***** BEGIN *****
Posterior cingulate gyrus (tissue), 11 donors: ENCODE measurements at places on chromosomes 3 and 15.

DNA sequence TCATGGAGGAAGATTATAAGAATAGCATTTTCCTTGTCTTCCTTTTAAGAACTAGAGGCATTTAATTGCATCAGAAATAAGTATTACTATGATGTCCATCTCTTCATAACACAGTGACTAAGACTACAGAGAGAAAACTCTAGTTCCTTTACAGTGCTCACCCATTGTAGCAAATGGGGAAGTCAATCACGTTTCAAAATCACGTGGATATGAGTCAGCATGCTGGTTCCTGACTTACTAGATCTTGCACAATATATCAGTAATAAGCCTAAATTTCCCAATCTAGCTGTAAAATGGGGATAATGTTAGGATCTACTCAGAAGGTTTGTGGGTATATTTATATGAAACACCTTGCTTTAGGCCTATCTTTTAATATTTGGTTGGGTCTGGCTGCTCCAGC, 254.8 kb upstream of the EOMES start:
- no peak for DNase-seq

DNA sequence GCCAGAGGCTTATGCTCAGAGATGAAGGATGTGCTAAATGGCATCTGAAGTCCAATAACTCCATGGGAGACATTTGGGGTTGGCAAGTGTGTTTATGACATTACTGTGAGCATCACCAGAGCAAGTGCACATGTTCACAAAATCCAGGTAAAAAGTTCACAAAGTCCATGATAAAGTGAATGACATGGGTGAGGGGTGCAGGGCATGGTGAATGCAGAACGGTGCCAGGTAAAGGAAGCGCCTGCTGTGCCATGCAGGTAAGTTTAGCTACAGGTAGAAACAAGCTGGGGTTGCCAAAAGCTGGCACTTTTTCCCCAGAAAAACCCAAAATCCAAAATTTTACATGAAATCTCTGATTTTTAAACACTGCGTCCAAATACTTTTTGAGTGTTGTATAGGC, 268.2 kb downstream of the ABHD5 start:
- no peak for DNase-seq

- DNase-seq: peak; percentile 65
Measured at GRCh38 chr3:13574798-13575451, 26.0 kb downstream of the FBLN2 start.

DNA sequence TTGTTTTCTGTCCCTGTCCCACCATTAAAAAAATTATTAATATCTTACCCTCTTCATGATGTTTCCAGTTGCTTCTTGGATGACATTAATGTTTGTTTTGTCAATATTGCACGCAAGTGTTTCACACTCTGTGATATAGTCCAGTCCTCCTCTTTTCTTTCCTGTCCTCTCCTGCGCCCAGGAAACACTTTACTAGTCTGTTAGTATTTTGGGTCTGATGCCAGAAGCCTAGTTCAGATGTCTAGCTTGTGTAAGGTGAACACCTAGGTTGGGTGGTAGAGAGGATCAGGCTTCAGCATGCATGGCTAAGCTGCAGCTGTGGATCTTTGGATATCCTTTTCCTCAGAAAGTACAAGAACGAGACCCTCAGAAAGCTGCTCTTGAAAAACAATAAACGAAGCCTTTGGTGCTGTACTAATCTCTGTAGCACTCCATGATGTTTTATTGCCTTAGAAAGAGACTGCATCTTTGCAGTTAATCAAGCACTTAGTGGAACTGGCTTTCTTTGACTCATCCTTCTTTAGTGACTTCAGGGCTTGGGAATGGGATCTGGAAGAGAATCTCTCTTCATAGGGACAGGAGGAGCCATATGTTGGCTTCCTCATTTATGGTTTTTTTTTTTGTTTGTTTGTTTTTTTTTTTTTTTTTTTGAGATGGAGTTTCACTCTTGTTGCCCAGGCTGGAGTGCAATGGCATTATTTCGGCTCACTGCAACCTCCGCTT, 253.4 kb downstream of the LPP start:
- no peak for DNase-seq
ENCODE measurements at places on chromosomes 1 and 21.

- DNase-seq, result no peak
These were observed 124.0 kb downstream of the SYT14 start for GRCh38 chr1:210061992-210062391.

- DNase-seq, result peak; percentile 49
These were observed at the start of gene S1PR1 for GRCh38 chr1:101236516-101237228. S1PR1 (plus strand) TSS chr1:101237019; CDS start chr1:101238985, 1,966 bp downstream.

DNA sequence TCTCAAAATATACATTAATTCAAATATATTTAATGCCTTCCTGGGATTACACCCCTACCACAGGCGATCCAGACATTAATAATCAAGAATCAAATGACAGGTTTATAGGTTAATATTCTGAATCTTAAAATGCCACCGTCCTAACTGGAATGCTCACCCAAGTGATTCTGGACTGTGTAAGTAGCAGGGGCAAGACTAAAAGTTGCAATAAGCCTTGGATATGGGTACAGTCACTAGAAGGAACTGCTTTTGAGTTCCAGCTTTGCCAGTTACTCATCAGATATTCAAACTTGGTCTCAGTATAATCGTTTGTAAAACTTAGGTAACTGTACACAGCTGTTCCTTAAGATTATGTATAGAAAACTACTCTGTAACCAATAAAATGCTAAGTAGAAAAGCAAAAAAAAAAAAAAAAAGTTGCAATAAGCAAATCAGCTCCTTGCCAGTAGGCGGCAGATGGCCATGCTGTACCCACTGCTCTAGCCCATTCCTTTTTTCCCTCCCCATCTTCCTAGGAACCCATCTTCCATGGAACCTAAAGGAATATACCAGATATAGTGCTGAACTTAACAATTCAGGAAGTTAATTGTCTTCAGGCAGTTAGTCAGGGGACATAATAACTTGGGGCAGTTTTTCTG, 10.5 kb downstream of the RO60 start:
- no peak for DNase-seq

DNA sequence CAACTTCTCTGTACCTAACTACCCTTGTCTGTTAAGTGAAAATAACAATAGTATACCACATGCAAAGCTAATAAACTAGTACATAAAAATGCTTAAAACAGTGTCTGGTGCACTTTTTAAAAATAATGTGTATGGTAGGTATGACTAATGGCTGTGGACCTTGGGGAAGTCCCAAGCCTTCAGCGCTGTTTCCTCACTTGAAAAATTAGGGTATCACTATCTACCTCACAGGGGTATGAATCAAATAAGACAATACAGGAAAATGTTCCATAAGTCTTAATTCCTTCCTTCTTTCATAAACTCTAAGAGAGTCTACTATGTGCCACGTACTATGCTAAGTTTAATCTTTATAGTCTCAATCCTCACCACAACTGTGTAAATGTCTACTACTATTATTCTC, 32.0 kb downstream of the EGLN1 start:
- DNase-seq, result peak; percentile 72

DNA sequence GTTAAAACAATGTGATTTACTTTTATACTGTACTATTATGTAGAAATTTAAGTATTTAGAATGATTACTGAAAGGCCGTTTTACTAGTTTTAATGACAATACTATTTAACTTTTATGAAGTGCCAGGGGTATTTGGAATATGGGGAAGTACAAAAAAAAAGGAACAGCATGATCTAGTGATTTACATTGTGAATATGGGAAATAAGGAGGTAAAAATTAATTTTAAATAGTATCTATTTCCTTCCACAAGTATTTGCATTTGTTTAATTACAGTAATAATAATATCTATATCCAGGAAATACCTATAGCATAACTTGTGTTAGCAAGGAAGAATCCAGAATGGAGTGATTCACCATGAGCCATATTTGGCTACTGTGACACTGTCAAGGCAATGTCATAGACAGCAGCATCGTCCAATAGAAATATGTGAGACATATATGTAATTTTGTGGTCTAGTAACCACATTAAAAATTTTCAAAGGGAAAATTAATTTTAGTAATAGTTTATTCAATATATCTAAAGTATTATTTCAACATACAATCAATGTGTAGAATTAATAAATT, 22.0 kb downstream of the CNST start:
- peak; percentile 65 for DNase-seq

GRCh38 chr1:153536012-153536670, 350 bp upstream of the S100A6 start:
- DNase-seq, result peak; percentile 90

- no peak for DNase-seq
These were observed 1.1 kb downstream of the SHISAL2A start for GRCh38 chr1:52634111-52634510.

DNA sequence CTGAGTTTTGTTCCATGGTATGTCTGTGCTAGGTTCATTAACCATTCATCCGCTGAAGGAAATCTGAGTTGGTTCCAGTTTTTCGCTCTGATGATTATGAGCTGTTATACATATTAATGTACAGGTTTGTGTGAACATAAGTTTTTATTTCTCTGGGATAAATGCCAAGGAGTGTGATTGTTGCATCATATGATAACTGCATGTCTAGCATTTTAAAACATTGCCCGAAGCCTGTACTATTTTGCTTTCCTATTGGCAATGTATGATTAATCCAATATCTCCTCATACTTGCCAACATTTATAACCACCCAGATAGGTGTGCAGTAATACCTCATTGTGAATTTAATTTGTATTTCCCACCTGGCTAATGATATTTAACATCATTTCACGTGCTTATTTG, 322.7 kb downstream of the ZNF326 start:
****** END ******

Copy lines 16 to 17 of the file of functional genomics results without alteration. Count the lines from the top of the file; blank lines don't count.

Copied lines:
- no peak for DNase-seq

DNA sequence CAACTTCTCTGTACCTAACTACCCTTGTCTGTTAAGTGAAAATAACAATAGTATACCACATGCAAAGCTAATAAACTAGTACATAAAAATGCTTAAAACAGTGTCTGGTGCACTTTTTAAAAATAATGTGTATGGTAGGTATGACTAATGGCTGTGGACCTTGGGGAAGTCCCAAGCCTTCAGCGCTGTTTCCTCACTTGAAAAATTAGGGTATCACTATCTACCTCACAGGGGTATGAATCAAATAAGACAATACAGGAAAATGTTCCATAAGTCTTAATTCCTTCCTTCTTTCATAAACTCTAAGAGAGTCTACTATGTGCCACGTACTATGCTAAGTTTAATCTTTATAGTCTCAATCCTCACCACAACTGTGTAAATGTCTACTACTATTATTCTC, 32.0 kb downstream of the EGLN1 start: